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How much can one architect change his client’s taste?

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Client: Adam Pollina
Architect: Joe Serrins
Location: East Village
Space: 450 square fet

Comic-book illustrator and music-video director Adam Pollina and his architect, Joe Serrins, went to art school together at RISD but hadn’t seen much of each other since. They didn’t have much in common. The pumped-up, long-haired Pollina, 34, comes across as a liberated ex-nerd, with all of his adolescent enthusiasms intact. (Which could explain why he drew the X-Men for a few years.) Serrins, 33, has more of a cleaned-up seventies-thrift-store style; he loves his dog and hiking in the woods upstate. But when the rights to one of Pollina’s comic books were bought for a TV series, it was Serrins he called to redo the basement of his eleven-foot-wide East Village tenement triplex.

What the Client Wanted: The look of a VIP room in a swank club. “Originally, he wanted something a lot more ornate,” says Serrins. “Like leopard print. Lots of pelts.”

What the Architect Saw: “A little less Playboy Mansion, something closer to the sets from The Ice Storm.”

Client’s Motive: “Whenever I had people over, we sat at the kitchen table or we watched TV sitting on my bed upstairs,” says Pollina. So he needed a dining area, a TV lounge, and maybe a bar. He also wanted to add a shower to the half-bath so guests could stay down there.

The Budget: Pollina proposed spending $50,000. Serrins talked him up to $70,000. The final cost: a bit over $76,000, including $10,000 in audio-visual equipment.

The Conflict: It’s not easy for an art-school graduate to let go. “I’ve been a visual person my entire life,” Pollina says. “And it’s just refreshing—or infuriating—to know that I have my own area of expertise but I’m not this Renaissance man. You want superheroes, you come to me. You want a nice-looking house, you go to Joe.”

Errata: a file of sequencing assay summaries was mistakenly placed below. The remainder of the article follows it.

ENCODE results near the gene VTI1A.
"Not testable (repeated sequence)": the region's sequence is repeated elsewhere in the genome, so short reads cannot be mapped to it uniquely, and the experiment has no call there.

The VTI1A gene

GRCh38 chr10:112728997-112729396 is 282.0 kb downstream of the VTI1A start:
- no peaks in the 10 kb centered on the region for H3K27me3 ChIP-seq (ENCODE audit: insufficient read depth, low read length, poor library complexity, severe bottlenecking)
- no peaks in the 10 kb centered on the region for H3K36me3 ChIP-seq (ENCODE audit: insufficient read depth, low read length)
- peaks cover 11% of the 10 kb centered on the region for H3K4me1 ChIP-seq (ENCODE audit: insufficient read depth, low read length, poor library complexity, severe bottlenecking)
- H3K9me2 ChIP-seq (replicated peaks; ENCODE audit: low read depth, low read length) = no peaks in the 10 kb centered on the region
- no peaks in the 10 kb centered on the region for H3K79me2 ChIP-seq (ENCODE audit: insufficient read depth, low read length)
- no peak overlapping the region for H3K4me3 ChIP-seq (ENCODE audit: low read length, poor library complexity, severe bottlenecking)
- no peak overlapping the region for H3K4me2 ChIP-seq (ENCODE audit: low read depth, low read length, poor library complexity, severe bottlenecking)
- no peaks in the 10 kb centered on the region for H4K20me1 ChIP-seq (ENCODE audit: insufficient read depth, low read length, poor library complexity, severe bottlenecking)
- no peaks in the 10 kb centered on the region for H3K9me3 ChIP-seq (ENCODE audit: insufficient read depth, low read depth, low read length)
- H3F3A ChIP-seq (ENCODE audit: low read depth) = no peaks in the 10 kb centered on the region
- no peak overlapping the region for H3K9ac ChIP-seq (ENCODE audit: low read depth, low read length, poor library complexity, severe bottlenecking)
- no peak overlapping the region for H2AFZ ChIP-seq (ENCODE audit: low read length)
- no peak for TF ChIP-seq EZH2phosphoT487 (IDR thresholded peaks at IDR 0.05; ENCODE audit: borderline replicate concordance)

The Architect’s Agenda: “My aesthetic foundation was laid working with my folks, renovating houses in semi-rural New York when I was young,” says Serrins. That involved lots of knotted pine and weathered boards. Now he’s interested in bringing nature to the city. So the table is a slice of redwood from a rare-wood dealer upstate. The stone wall is the building’s crumbly shale foundation, coated with matte polyurethane. Serrins also had the idea of putting a computer-abstracted photo-wallpaper forest along one wall, visually extending the space.

The Client’s Resistance: “He’s like, ‘A mural of the woods? Isn’t that something you’d find in a dentist’s office?’ ” says Serrins. And, because it was printed on silk, it would cost $3,300.

Who Won: The architect. “Like, I never in a million years would’ve thought to do the wallpaper,” says Pollina. “But the more we talked, I realized that I was willing to sacrifice something else I wanted”—namely, a $3,000 orange enameled bar—“to get that.”

Is the Client Happy? “You bring a girl home and I don’t care who she is, she could be Milla Jovovich or she could be some hooker from FlashDancers,” says Pollina. “You go downstaaaaaairs and you know one button on the button fly is opened. Ultimately, it’s up to me and my skills. But it’s conducive.”

Hence His Next Move: The new basement has Pollina thinking of redoing his bedroom. His inspiration? “You know the film Gladiator? The tent of Marcus Aurelius was nothing but skins and fur and marble. And candelabras. That was hot!” Serrins looks at his client patiently. He hasn’t seen the movie.

Take the Basement Tour >>>

An Architect’s Education

Starting Out: When Joe Serrins set out on his own three years ago, he used his teeny studio apartment as an office. Subcontractors had to sit on his bed to look at the plans taped to the wall. He’s since moved to an office.

Big Break: A circular high-rise apartment in Miami. “The client was shockingly trusting given how I hadn’t really designed anything of this size,” he says. “I curated the art, did the furniture, even bought his silverware.”

Lesson Learned: Serrins assumed that—with the concierge downstairs and the fact that it was the only apartment on the floor—a doorbell wasn’t necessary. The client threatened to move out until it was installed. Serrins put in two.

Next Up: A Beirut apartment. Serrins got into a fight with the contractor who thought his materials (terrazzo floors, not marble) were culturally out of touch with the Lebanese elite.


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